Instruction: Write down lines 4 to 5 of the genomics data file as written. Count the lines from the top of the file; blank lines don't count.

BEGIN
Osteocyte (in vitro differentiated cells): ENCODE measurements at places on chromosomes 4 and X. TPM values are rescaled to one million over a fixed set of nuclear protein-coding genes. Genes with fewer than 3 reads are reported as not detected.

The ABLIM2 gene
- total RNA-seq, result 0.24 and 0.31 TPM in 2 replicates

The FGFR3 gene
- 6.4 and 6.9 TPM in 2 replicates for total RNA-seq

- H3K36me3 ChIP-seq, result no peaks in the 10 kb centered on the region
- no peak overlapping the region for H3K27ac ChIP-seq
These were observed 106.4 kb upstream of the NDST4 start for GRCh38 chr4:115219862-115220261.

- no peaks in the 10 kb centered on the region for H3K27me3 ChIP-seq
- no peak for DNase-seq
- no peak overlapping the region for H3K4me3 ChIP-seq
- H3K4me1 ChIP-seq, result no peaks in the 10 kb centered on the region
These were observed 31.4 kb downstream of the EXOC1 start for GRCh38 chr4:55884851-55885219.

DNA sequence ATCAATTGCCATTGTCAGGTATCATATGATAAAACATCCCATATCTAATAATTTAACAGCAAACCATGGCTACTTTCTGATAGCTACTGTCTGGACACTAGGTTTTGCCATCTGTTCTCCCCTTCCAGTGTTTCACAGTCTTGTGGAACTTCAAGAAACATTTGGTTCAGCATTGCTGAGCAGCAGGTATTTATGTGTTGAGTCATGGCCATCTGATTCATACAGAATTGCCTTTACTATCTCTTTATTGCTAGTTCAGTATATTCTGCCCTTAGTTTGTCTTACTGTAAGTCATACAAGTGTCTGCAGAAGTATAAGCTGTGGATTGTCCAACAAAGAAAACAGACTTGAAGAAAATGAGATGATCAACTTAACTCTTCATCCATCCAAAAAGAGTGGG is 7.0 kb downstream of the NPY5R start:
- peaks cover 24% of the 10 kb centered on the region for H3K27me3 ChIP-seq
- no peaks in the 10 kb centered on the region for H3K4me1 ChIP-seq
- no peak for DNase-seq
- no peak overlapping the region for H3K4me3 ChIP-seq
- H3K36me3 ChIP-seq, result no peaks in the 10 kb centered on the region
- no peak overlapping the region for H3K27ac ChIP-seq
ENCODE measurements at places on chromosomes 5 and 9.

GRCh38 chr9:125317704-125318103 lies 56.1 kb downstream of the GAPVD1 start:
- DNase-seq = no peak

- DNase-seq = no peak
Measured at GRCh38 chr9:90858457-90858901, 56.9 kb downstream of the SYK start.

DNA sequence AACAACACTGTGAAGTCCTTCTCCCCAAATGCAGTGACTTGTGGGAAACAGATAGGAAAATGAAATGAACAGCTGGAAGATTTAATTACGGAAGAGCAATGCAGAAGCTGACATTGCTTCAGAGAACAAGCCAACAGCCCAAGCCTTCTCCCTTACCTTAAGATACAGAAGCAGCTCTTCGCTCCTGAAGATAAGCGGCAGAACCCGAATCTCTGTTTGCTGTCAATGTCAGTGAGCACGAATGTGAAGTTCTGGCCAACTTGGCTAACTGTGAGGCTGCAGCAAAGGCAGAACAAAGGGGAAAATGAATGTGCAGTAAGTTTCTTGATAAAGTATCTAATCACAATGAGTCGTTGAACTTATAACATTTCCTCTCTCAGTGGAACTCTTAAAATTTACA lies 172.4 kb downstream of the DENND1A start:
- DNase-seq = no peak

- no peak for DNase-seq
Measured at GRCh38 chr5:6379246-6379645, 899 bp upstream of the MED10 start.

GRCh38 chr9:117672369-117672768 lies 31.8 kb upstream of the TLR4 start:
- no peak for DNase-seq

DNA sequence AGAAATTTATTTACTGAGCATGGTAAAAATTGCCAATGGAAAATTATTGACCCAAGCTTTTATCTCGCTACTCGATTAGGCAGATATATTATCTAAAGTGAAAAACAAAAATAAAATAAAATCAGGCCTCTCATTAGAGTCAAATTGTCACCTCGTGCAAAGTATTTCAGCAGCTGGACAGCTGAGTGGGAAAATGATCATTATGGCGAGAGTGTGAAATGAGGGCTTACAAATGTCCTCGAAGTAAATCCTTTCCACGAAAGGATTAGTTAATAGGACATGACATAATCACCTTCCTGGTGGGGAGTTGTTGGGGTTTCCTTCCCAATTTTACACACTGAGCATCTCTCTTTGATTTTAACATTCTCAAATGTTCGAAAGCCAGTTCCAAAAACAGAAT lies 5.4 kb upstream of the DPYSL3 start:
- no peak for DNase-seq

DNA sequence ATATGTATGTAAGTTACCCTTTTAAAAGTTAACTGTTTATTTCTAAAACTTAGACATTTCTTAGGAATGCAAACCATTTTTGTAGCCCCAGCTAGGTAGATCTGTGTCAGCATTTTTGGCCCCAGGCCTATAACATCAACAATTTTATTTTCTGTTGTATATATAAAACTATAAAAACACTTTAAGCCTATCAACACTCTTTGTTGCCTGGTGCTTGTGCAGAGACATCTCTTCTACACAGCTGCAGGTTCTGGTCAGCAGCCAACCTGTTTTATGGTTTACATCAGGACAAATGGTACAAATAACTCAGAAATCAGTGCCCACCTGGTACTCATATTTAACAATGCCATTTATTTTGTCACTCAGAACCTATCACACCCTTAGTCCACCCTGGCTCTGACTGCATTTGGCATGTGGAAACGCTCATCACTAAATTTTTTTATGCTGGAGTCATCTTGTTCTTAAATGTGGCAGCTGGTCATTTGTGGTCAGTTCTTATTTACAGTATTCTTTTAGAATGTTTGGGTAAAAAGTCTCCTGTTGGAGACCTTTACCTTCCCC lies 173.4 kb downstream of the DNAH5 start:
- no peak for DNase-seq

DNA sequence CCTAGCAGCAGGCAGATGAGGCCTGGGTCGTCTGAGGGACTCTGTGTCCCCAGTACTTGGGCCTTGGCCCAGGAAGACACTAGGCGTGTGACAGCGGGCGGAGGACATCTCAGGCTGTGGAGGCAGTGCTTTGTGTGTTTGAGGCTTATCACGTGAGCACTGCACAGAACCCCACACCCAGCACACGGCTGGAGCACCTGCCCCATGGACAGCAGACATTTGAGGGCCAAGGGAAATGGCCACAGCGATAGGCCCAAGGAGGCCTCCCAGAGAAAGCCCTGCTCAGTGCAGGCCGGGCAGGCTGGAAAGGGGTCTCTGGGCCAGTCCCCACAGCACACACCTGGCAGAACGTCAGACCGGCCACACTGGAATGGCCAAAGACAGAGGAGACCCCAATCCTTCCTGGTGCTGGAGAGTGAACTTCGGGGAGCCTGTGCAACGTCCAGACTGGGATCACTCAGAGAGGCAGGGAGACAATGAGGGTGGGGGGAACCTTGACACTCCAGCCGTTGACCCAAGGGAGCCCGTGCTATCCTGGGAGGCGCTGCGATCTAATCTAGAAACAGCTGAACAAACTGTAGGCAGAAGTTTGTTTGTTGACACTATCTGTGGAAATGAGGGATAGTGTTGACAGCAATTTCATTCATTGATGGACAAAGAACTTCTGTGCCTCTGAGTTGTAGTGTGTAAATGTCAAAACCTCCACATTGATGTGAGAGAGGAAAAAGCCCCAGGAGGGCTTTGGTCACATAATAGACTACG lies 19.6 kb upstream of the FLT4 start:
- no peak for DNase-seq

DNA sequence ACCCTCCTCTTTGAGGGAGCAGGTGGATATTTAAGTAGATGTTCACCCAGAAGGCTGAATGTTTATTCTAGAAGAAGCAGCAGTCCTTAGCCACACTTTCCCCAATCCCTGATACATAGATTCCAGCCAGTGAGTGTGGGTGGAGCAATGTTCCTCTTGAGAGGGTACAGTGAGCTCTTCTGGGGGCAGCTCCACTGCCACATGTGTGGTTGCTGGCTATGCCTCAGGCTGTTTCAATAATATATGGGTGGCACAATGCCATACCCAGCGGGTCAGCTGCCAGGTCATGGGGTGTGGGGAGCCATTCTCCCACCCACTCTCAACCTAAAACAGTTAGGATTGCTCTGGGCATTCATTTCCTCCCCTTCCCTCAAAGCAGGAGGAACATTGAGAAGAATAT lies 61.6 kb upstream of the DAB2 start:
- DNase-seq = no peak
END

The FGFR3 gene
- 6.4 and 6.9 TPM in 2 replicates for total RNA-seq